National Geographic : 1921 Dec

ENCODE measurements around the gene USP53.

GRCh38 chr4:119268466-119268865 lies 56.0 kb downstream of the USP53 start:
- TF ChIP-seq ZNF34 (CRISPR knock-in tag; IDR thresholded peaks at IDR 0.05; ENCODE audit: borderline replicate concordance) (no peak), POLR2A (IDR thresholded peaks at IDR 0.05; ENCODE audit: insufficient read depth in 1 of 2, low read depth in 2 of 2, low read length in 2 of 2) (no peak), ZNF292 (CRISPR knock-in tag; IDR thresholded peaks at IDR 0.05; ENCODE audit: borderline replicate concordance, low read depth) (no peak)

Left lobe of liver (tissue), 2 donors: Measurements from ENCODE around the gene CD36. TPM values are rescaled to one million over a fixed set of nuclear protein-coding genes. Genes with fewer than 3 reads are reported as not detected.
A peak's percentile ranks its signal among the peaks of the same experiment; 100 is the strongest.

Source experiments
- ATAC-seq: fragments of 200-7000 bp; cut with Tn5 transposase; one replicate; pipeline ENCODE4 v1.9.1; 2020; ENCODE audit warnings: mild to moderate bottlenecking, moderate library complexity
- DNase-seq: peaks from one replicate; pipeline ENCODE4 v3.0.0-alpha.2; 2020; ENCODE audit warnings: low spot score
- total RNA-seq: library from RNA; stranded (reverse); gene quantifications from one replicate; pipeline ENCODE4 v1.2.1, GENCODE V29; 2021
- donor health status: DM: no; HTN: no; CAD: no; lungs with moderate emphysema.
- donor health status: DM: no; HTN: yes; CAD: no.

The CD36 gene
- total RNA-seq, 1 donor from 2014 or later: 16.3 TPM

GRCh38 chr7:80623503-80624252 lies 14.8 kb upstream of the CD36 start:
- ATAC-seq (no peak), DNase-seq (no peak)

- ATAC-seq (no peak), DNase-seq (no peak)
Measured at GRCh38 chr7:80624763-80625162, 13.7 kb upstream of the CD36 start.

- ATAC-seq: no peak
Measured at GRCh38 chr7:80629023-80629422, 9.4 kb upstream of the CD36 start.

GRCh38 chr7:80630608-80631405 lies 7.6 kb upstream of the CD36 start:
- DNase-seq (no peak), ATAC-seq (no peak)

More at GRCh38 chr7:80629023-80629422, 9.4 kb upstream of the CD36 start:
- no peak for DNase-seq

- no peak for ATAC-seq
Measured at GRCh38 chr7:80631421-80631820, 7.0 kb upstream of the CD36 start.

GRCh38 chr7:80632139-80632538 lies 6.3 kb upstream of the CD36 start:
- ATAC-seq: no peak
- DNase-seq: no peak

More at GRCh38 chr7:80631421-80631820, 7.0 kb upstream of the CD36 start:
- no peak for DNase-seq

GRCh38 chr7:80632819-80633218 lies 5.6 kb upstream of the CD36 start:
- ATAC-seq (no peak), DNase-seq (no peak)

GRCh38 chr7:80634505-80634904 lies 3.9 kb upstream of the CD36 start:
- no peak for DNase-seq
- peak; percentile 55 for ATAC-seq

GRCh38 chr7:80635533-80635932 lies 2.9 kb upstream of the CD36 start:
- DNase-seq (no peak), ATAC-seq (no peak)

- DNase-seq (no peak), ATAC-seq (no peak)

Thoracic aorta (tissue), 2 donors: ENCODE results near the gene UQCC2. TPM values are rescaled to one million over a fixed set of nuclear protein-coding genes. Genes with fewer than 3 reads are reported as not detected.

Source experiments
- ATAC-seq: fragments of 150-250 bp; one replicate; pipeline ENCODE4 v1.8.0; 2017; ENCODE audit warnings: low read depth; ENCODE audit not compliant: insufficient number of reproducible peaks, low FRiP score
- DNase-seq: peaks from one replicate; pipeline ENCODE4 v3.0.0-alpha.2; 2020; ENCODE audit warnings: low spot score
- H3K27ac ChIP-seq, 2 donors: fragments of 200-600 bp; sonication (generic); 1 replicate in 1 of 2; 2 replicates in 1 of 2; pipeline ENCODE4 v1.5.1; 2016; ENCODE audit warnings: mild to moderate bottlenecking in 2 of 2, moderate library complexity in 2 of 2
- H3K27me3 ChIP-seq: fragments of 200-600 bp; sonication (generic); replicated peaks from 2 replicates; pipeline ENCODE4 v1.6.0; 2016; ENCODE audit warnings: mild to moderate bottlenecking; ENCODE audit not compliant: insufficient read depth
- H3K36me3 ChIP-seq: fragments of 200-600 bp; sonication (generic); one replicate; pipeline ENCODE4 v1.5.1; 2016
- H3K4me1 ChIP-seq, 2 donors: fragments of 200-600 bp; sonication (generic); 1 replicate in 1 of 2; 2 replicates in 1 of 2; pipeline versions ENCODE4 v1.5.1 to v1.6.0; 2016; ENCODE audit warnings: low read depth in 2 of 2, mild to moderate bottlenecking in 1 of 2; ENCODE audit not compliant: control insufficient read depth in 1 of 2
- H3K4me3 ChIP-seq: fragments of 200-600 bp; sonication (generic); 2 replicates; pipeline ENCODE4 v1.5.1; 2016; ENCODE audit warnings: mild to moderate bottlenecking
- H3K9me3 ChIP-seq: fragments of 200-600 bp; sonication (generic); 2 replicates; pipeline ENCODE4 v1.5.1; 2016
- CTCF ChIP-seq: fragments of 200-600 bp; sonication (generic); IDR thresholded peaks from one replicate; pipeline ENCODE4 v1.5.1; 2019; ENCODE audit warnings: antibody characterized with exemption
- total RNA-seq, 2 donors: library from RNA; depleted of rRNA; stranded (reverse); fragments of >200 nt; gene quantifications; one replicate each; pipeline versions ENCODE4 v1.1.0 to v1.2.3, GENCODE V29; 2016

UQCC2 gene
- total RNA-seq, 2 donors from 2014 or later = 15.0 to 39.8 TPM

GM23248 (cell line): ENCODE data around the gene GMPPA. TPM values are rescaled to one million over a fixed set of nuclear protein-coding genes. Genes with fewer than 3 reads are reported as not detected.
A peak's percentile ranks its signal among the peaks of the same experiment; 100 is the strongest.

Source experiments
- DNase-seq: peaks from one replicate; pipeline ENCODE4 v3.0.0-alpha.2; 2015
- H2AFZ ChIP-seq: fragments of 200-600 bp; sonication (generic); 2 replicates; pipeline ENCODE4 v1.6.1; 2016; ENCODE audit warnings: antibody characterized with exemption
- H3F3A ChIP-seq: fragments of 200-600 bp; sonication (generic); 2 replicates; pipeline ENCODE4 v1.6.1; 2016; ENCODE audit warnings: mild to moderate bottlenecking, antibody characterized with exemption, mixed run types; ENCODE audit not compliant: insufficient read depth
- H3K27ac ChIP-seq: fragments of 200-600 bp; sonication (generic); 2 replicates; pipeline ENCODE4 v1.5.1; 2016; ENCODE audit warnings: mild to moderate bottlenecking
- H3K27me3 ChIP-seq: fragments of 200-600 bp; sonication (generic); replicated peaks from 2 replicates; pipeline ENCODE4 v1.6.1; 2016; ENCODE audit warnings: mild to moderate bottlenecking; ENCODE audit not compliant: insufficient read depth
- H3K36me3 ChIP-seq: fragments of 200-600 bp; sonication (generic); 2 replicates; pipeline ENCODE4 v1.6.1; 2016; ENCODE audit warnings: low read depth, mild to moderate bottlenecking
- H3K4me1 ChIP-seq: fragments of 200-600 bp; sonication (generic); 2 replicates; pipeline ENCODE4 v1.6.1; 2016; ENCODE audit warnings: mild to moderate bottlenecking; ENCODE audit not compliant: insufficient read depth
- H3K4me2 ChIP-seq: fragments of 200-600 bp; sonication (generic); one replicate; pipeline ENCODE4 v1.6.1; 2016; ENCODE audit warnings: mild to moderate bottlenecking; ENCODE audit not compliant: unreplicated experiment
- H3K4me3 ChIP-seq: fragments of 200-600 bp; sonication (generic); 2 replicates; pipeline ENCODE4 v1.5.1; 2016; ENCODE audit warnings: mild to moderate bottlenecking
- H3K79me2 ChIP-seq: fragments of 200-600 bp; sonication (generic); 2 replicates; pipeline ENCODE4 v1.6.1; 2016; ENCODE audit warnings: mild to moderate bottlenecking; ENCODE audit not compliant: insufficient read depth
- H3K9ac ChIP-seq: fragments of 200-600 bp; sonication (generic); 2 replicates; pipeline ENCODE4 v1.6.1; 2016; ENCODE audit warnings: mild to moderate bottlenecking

VOL. XL, No. 6 WASHINGTON DECEMBER, 1921 G]EOGRAPH llP COPYRIGHT.1921BY NATIONALGEOGRAPHICSOCIETY,WASHINGTON.D. C. THE ISLANDS OF THE PACIFIC* BY J. P. THOMSON, C. B. E., LL. D. HONORARY SECRETARY AND TREASURER, ROYAL GEOGRAPHICAL SOCIETY OF AUSTRALASIA W HAT memories of the past the place-names of the coral-girt islands of the South Pacific Ocean revive! They bring to the re flective mind the romantic side of life; they recall the daring exploits of adven turesome enterprise on the part of those early navigators whose romantic career has fired many a youthful breast with hopeful enthusiasm; they remind us of the illuminating pen sketches by Robert Louis Stevenson; they bring to our thoughts stories of thrilling achievements in the piratical operations of that one time buccaneer, Captain Bully Hayes. They bring us face to face with primi tive life in all its varied phases, ranging from the nomadic peregrinations of the native trader to the precarious existence of the beach-comber; from the reef harvesters to the tribal councilors, and from the wild head-hunters to the bush cannibals; from the excited warriors, in all their fantastic accouterments, to the primitive village maiden, bedecked in gar lands of wild flowers and habited in the simplest form of grass skirt; from the elaborate local native court (Bose Levu), at which the great district chieftains are represented, to the all-embracing pro vincial parliament of the people (Bose vaka Turanga), where the ruling person ages assemble. Among these islands have occurred some of the most wonderful manifesta *See Map of the Islands of the Pacific issued as a supplement with this number of THE GEOGRAPHIC. tions of the stupendous forces of nature ever witnessed by the eye of man, in the modification, alteration, and creation of land forms and in local disturbances of vast magnitude, through violent earth quakes or eruptive phenomena. Here. too, have occurred wide devastations and great destruction to property following the wake of periodical hurricanes along the equatorial belt. These facts and many others come crowding to the mind when speaking of Polynesia, the South Sea Islands or their synonyms. While there is certainly no place on earth more beautiful, more en chanting, or more seductive to the island dweller, there are few places where the forces of nature are more active, more varied, more constructive, or even more devastating. THE MARVEL OF THE CORAL REEF Take, for example, the coral reef phe nomenon by which islands are formed and connections established on a vast scale be tween widely separated areas, extending over thousands of miles of ocean. Also be it remembered that these immense sub marine and subaerial coral masses, on which the very existence and stability of most of the Polynesian islands seem to depend, are the product of one of those low forms of animal life that enter so largely into the economy of nature and make us feel that the combined efforts of men are comparatively feeble and in effective.